Dundee is a city with a proud history of radical and pioneering women. At the height of the jute trade in the 19th century it was nicknamed ‘she town’, due to the unprecedented economic and social independence of the female jute workers.
It is an apt backdrop for the new two-chapter exhibition and events programme at the city’s Cooper Gallery, ‘Of Other Spaces: Where does gesture become event?’, which proposes feminist thinking as an active and radical structure for creative and critical exploration.
This agenda is clear in chapter one (until 16 December; chapter two begins 20 January) from the moment you enter the gallery via a small vestibule, the walls of which are papered with a collage of historical feminist art manifestos, newsletters, posters, articles and various other items.
The title of the exhibition, explains curator Sophia Hao, is a reference to the political theorist Hannah Arendt’s concept of ‘the space of appearance’ – a political space that only comes into existence through action or speech.
“The curatorial intention of ‘Of Other Spaces’ is not to present an historical overview that traces a specific ‘history’, but instead to bring a range of different artists, thinkers, artworks and practices into a dialogue,” says Hao. “Taking as their openings the propositions articulated in feminist thinking, each chapter stresses particular artistic practices.”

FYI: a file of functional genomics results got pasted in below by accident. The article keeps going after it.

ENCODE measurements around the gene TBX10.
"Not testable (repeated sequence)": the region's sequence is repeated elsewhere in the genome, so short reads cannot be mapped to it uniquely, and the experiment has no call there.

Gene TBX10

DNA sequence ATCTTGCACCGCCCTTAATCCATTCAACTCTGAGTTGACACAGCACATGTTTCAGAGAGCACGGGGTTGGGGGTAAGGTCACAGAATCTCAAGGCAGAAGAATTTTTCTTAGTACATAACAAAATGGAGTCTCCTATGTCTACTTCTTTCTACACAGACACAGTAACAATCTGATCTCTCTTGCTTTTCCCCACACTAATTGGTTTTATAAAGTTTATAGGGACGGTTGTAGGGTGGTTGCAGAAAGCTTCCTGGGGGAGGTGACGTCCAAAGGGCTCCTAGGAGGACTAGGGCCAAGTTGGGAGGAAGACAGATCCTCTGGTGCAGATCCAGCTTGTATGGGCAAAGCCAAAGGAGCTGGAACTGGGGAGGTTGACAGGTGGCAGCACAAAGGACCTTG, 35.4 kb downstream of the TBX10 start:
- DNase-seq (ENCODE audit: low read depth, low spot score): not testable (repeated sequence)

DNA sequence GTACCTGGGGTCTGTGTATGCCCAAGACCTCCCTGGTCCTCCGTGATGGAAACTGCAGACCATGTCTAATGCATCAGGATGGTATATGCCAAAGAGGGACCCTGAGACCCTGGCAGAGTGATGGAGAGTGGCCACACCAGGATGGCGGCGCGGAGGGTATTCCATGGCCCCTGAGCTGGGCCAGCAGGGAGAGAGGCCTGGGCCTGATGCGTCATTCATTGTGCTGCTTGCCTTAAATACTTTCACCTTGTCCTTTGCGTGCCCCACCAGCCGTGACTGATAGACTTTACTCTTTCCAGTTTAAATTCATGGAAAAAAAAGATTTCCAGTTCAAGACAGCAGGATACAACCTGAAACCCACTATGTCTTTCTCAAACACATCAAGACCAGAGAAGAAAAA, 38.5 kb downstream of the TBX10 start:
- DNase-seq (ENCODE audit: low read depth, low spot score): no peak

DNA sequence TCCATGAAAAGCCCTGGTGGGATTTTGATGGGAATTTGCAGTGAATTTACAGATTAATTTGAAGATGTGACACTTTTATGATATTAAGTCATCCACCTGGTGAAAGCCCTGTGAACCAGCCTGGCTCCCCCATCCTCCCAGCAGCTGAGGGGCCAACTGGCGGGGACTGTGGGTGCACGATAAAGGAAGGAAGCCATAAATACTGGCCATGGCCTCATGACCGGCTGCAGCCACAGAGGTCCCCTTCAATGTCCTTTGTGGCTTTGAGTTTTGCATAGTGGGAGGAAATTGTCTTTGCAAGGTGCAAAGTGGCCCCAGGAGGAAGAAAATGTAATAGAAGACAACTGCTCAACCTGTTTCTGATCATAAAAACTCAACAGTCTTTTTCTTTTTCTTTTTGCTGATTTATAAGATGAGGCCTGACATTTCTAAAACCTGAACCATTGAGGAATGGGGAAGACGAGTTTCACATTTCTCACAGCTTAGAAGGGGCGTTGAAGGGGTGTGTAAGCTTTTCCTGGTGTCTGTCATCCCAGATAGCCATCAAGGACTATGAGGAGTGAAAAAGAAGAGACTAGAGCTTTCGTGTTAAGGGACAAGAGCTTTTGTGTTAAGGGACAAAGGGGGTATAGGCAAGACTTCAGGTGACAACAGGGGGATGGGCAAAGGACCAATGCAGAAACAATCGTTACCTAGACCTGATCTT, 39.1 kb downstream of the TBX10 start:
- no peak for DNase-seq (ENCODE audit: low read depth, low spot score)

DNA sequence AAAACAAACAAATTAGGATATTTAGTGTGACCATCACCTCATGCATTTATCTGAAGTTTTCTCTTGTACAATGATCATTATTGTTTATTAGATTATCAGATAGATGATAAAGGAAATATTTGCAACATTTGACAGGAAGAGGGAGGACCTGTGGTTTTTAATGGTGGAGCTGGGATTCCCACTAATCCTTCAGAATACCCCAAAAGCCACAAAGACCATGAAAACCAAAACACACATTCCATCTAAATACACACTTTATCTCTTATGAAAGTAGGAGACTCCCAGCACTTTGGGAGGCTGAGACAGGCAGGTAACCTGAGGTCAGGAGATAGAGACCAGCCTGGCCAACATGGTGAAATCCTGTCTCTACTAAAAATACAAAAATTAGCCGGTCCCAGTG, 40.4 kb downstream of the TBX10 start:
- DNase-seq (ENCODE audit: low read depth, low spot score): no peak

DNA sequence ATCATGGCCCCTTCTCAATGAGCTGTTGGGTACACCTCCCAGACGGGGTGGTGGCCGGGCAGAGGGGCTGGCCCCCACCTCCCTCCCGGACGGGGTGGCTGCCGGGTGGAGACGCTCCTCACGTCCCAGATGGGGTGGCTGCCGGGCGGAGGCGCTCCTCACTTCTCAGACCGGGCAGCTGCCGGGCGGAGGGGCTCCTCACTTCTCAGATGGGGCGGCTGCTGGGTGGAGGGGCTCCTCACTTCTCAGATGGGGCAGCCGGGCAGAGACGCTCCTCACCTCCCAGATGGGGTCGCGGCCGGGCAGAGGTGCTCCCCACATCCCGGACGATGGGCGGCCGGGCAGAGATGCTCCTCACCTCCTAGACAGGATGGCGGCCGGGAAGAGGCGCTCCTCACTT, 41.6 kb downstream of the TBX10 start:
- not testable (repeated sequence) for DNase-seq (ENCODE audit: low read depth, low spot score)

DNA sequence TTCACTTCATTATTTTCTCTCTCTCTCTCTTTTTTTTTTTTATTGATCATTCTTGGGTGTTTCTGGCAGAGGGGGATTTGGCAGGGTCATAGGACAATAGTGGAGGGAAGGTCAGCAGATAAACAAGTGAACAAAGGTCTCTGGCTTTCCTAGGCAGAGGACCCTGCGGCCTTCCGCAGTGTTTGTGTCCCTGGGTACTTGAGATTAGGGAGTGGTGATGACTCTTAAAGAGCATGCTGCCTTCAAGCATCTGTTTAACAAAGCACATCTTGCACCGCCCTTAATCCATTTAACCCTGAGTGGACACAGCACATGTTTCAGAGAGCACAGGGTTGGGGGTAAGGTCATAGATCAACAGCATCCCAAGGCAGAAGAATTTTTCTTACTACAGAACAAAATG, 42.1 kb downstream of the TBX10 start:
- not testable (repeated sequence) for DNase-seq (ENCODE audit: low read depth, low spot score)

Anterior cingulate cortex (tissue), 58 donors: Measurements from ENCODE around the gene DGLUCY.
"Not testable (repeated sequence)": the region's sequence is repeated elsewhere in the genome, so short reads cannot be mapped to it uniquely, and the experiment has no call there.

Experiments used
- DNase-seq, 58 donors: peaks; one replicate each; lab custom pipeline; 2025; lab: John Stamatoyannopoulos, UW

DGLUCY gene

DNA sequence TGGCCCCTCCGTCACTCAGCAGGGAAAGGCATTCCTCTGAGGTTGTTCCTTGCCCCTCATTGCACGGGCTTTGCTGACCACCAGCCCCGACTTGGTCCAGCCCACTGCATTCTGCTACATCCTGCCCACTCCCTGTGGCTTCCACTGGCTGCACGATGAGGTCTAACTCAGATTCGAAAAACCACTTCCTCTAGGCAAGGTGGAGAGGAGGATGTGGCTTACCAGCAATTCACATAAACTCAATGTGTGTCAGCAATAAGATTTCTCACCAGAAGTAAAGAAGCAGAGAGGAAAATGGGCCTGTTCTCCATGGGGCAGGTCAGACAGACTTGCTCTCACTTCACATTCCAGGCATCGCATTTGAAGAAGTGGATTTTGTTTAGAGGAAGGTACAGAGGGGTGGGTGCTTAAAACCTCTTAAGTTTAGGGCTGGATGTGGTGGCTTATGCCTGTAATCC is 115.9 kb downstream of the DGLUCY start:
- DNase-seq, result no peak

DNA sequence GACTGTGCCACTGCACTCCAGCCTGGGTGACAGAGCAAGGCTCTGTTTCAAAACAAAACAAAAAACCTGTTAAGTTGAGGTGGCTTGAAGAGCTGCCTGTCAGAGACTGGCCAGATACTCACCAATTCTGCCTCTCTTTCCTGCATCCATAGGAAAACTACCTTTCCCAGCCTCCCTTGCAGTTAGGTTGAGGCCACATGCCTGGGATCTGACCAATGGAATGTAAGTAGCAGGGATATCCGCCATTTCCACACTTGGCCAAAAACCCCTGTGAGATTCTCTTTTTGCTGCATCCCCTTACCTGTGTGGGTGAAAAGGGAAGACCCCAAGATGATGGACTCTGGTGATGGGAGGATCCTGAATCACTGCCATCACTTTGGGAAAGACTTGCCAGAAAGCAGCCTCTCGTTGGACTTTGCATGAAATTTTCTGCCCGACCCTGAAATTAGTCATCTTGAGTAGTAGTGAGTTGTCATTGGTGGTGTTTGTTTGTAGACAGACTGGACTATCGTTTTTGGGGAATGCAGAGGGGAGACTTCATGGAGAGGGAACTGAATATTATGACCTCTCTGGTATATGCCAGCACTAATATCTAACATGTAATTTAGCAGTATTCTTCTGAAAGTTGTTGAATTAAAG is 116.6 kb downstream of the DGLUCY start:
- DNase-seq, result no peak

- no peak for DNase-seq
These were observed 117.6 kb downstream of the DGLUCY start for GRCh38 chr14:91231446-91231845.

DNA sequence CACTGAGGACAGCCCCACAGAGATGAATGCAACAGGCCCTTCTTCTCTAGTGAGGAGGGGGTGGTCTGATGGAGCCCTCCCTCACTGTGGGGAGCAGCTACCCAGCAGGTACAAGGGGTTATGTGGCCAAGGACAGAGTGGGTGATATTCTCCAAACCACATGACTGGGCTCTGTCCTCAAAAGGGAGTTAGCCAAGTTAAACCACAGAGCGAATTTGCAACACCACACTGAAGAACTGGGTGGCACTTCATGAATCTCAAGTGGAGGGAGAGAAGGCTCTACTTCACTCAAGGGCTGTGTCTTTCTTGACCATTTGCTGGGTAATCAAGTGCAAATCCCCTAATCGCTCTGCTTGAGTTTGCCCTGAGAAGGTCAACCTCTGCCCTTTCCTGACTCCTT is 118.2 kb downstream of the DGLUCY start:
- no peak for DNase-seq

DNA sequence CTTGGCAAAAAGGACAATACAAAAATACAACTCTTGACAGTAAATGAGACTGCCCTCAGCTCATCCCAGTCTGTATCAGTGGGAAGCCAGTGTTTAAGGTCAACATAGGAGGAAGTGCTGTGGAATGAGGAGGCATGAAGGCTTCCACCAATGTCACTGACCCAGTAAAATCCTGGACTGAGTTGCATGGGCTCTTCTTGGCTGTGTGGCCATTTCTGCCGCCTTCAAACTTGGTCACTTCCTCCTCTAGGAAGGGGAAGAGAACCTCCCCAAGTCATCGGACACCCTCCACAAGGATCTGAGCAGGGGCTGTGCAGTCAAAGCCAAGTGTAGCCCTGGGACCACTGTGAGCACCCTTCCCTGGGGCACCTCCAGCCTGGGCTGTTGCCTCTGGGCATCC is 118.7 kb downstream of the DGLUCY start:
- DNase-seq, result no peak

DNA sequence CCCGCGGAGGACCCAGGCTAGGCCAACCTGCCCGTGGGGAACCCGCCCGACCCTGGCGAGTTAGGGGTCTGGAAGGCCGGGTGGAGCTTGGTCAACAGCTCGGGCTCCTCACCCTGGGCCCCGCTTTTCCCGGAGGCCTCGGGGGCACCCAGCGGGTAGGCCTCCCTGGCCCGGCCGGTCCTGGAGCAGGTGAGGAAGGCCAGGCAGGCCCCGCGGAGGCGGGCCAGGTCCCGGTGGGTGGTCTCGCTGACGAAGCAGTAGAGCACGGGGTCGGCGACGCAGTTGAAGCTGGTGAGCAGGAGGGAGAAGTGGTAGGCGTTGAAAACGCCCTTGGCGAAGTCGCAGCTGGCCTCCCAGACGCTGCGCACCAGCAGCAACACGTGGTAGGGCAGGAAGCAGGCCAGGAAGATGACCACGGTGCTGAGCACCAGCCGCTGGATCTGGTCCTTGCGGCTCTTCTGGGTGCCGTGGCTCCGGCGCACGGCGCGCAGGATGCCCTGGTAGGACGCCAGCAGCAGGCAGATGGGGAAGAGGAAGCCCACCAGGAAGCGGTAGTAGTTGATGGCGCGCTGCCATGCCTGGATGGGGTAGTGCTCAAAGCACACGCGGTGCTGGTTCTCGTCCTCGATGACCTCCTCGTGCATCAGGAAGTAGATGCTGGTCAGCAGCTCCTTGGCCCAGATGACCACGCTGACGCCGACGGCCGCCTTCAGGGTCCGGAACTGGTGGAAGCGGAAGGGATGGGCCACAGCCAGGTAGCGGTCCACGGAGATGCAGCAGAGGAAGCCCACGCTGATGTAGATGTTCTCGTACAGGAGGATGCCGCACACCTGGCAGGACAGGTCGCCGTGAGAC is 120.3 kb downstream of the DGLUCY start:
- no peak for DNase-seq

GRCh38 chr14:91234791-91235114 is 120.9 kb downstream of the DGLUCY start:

‘Of Other Spaces’ is an ambitious undertaking. The exhibition is split over two floors and presents a staggering cross-section of material from contemporary and historical feminist art practice from the 1970s onwards.
Linking the exhibition throughout is a series of specially commissioned structures designed by the artist duo Cullinan Richards, collectively titled A Modular Infrastructure Acting in Concert with Cooper Gallery. Made from steel scaffolding and mirrored plywood panels, they generously function as both artworks and display units for groupings of work, documentation and archive material.
The downstairs gallery features work by Anne Bean, He Chengyao and Mary Kelly, alongside archive material relating to the late, esteemed artist Monica Ross and historical feminist art groups. An echoing female voice beckons visitors up a darkened stairwell, past a projection of Linder’s notorious meat dress performance at the Haçienda club in 1982, to the gallery’s upper level.
Three structures display artefacts from the collections of Linder, the Women’s Art Library, Lynda Morris and Rose English. The voice proves to be that of English, whose crisp diction narrates a film of her and Sally Potter’s celebrated 1976 performance, Berlin.
The exhibition continues into the Cooper Gallery itself, where another grouping of six structures evokes the feel of an expo. A multitude of works are displayed, including thought-provoking and provocative photographic works by Alexis Hunter, Rose Finn-Kelcey, Margaret Harrison, Susan Hiller and Jo Spence, as well as Su Richardson’s witty textile pieces and new works by Bean.
Linder’s fairytale-inspired costumes and collages sit adjacent to a Cullinan Richards painting. There’s more: Annabel Nicholson performance documentation, posters by Conrad Atkinson and Lucy Mackenzie, a film by Georgina Starr and further historical material.